Immigration problem not easy to solve

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By Adele E. Zimmerman

During a recent conversation about Arizona’s new law requiring proof of legal residency, I heard two statements which, I am sure, are being mindlessly echoed by too many Americans.

“Ninety-five percent of crime in Arizona is committed by illegals.”

Illegal immigrants are an estimated 7.9 percent of the population of Arizona. The assertion that they commit 95 percent of the crime in that state is a statistical improbability, if not impossibility.

“Illegals smuggle drugs.”

Large amounts of drugs that enter the United States do not do so through official border crossings. In that case, the smugglers as well as the drugs are illegal. But the suggestion that the people desperate for work who walk miles through inhospitable and deadly deserts do so with their pockets stuffed with bags of marijuana or cocaine may be mildly described as “ludicrous.” Drug cartels would hardly trust millions of dollars of goods to this unlikely and uncertain method of transportation.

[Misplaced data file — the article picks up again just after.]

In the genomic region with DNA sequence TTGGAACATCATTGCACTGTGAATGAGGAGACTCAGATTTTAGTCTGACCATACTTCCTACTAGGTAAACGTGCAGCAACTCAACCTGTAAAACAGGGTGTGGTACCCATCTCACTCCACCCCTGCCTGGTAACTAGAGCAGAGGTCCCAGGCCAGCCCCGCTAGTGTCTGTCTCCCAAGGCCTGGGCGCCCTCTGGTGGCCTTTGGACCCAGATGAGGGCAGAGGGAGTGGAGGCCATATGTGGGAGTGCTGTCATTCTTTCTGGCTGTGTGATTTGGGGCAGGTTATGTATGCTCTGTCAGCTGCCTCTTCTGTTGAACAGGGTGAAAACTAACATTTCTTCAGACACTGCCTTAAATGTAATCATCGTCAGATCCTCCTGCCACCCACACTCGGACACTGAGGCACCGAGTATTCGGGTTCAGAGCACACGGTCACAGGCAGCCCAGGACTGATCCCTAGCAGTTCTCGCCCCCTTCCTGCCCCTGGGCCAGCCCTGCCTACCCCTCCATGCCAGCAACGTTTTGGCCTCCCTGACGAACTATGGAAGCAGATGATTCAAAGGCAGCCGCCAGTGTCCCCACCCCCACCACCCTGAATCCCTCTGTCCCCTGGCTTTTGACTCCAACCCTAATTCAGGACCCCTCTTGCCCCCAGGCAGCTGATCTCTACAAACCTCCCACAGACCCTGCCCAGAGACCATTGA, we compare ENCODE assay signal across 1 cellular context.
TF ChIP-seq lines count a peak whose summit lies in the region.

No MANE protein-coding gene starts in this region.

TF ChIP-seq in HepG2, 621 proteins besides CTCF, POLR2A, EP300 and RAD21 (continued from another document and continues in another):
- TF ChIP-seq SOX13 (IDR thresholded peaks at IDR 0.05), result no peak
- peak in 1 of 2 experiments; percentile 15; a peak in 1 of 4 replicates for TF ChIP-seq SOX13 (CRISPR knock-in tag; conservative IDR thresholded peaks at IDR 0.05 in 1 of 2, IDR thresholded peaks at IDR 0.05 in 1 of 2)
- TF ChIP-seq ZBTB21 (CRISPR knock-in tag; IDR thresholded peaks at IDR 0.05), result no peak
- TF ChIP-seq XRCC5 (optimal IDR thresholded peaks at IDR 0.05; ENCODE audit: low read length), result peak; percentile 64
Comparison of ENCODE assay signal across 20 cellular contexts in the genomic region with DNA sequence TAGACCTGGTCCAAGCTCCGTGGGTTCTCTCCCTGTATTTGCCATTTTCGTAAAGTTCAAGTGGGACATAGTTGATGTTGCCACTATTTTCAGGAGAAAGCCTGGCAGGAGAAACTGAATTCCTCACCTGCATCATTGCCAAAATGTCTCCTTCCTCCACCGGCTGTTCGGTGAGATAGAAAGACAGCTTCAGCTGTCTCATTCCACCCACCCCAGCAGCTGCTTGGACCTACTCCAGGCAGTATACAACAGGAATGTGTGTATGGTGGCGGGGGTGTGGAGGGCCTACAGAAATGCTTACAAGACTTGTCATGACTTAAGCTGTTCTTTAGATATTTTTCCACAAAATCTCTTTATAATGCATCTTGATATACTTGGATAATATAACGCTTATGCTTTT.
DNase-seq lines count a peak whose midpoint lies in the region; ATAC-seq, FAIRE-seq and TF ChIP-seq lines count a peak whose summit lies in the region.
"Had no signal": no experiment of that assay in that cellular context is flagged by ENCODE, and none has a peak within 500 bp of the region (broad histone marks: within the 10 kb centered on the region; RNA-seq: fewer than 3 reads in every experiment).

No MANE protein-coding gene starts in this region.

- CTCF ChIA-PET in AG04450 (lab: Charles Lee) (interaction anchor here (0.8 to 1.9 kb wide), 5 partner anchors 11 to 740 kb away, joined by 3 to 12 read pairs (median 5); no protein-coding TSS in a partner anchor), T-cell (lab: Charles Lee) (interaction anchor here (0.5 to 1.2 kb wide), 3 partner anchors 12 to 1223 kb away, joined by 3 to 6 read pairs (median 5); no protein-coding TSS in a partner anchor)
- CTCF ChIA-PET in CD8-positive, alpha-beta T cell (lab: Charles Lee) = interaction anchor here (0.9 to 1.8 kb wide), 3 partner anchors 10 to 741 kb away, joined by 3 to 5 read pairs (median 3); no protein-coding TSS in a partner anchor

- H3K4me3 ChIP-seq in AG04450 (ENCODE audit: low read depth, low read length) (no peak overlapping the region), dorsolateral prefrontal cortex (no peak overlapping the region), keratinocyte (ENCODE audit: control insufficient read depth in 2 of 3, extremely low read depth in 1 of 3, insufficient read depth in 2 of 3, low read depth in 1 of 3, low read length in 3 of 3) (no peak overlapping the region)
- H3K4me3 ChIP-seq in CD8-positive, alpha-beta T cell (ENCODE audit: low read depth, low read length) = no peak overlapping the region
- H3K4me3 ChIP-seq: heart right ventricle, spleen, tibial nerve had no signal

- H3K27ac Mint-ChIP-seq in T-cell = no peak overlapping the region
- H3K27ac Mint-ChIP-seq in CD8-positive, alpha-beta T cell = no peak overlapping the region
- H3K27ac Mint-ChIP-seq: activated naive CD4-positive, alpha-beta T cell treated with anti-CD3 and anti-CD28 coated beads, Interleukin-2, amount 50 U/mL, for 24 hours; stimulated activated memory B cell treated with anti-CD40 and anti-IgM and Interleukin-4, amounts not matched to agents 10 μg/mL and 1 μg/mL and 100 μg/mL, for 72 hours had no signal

Illegal immigration is a problem and not one that will not be easily solved. But legislation must be based on fact, not on fear. Arizona’s law is based more on xenophobia and hysteria than on reality and careful deliberation.

Adele E. Zimmermann